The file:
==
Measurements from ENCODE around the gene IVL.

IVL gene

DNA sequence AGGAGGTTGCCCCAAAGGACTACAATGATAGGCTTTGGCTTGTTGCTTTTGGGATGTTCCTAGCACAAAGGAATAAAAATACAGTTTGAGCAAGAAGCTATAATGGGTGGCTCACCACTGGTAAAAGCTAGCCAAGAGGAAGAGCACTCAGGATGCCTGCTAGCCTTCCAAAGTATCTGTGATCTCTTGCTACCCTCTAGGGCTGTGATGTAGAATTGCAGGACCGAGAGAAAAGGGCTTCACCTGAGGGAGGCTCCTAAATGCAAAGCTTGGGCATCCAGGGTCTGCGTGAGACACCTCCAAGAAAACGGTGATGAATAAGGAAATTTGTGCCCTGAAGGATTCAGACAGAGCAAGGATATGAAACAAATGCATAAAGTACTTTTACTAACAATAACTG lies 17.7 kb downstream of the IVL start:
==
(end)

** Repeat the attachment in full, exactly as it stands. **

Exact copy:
Measurements from ENCODE around the gene IVL.

IVL gene

DNA sequence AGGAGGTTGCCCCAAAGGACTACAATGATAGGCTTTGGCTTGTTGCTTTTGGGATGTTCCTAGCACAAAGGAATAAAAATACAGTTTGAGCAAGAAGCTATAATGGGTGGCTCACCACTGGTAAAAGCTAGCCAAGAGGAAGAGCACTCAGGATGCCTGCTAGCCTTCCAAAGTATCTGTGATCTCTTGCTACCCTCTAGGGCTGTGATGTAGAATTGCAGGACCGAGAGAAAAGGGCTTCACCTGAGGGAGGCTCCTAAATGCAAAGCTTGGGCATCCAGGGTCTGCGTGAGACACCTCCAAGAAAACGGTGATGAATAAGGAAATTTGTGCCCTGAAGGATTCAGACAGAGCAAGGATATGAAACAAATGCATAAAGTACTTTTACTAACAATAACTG lies 17.7 kb downstream of the IVL start: